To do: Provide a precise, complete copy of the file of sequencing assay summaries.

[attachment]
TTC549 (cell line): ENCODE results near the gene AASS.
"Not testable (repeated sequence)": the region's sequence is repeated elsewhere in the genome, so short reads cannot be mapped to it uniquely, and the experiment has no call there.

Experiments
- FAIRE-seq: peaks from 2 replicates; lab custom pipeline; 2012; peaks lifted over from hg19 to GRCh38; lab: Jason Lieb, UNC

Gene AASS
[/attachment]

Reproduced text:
TTC549 (cell line): ENCODE results near the gene AASS.
"Not testable (repeated sequence)": the region's sequence is repeated elsewhere in the genome, so short reads cannot be mapped to it uniquely, and the experiment has no call there.

Experiments
- FAIRE-seq: peaks from 2 replicates; lab custom pipeline; 2012; peaks lifted over from hg19 to GRCh38; lab: Jason Lieb, UNC

Gene AASS